Executive orders are an implied power based on the Take Care Clause. They carry the force of law only when they are grounded in an act of Congress or in the Constitution. This requirement was underlined by the Supreme Court in Youngstown Sheet & Tube Co. v. Sawyer (1952). In that case, President Truman had attempted, as a matter of national security, to take over the country’s steel mills while they were dealing with labor union strikes. The Supreme Court ruled the executive order was unconstitutional because it was not based on any existing laws or constitutional provisions. Executive orders are therefore built upon interpretations of existing laws and Constitutional clauses. Many of these interpretations come from the Office of General Counsel located in the Office of Management and Budget, or from the Office of White House Counsel located within the White House staff.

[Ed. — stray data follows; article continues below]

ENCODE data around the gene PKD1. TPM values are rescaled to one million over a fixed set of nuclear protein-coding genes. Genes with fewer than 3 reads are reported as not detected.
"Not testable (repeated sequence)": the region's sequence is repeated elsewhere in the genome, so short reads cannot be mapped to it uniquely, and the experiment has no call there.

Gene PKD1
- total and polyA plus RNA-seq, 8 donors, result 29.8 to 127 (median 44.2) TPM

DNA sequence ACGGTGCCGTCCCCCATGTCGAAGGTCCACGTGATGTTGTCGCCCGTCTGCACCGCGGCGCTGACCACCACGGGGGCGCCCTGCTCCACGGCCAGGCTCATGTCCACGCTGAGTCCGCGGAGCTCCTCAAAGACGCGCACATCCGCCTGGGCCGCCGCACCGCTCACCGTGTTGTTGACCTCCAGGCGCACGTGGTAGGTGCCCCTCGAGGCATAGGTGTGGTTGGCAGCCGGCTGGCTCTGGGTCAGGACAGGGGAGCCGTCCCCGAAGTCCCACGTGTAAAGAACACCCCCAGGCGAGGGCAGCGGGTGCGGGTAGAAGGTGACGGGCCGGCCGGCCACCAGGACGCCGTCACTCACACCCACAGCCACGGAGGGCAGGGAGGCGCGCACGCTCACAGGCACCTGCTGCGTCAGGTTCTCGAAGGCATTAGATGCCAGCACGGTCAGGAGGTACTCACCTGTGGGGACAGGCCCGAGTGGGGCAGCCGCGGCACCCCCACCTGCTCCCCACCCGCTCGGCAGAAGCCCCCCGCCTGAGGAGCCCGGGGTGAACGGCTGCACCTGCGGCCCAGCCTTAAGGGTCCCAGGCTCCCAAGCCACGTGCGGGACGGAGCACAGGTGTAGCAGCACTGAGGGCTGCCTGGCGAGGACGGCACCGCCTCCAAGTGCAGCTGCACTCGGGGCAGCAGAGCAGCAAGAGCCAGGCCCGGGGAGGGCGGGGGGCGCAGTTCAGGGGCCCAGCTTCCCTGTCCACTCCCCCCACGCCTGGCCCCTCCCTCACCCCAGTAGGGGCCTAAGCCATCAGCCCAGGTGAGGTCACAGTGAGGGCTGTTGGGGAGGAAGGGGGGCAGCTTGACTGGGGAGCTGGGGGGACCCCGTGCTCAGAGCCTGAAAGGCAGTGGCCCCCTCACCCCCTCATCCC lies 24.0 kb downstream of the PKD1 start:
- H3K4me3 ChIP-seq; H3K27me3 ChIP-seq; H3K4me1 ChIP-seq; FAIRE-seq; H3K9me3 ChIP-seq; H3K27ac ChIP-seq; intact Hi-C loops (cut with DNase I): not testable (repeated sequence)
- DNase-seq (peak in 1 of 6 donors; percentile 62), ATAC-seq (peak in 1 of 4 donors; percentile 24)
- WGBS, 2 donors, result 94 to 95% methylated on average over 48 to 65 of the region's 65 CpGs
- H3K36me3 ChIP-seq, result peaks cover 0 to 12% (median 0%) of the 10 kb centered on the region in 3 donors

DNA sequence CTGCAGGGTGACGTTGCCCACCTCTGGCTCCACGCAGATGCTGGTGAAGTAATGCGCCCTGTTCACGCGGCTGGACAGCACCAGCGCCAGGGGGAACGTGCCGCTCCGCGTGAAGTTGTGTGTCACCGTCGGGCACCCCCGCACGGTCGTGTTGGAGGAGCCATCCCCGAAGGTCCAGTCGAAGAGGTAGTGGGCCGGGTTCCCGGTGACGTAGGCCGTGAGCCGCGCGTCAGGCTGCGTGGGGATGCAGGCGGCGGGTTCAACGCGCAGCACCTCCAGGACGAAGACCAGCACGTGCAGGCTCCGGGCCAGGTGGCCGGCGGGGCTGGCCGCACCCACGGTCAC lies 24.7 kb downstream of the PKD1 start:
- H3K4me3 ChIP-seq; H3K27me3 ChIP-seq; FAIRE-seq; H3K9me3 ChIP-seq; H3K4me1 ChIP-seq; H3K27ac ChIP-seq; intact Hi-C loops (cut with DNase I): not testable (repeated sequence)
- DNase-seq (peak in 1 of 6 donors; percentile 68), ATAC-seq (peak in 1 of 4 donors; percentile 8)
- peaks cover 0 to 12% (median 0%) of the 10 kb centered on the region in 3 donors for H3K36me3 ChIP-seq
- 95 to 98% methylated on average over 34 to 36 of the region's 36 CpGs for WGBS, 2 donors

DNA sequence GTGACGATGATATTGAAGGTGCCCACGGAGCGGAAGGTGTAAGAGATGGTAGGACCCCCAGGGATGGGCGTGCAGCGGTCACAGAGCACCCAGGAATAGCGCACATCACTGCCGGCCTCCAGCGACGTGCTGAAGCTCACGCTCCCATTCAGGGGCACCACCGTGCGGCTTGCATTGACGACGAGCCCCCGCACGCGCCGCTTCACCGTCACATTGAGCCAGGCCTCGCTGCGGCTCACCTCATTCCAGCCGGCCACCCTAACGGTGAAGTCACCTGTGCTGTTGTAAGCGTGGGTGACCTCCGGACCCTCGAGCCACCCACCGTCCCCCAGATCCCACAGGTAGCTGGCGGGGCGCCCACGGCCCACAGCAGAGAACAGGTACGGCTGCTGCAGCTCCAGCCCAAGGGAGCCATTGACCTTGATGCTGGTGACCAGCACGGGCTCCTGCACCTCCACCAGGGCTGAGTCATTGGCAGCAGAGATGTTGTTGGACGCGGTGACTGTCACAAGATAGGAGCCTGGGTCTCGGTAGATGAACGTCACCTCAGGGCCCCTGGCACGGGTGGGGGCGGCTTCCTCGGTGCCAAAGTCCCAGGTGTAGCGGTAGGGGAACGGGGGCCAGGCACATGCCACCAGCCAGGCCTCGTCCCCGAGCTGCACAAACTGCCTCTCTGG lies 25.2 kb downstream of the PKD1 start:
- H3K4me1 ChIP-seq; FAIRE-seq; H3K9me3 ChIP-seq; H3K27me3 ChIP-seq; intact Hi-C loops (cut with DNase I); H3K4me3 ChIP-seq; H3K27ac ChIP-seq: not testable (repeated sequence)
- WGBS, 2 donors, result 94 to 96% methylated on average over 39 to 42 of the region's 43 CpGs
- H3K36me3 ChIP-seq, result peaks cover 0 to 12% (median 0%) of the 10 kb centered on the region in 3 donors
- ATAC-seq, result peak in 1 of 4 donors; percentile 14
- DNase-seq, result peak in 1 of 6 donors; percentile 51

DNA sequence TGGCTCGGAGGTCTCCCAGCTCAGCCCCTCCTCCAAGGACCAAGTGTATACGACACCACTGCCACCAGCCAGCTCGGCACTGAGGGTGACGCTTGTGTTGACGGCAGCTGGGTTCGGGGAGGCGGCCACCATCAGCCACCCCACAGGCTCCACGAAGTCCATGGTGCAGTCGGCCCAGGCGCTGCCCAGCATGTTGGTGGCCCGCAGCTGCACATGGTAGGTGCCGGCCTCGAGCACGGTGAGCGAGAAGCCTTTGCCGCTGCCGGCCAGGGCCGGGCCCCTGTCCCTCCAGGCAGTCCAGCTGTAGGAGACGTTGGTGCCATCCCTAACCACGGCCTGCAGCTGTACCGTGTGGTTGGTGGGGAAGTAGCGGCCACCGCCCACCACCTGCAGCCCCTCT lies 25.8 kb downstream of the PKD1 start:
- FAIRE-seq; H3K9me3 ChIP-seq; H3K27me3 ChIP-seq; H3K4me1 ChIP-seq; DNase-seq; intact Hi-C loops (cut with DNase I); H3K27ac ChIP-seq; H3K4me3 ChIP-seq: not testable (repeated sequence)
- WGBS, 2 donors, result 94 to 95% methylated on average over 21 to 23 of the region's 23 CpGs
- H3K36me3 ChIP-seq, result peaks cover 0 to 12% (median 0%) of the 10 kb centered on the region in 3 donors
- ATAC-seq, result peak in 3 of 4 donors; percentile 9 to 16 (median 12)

Excepted from Trust and The Presidency, Part 5 of 7.
Image: George W. Bush signing an Executive Order. White House.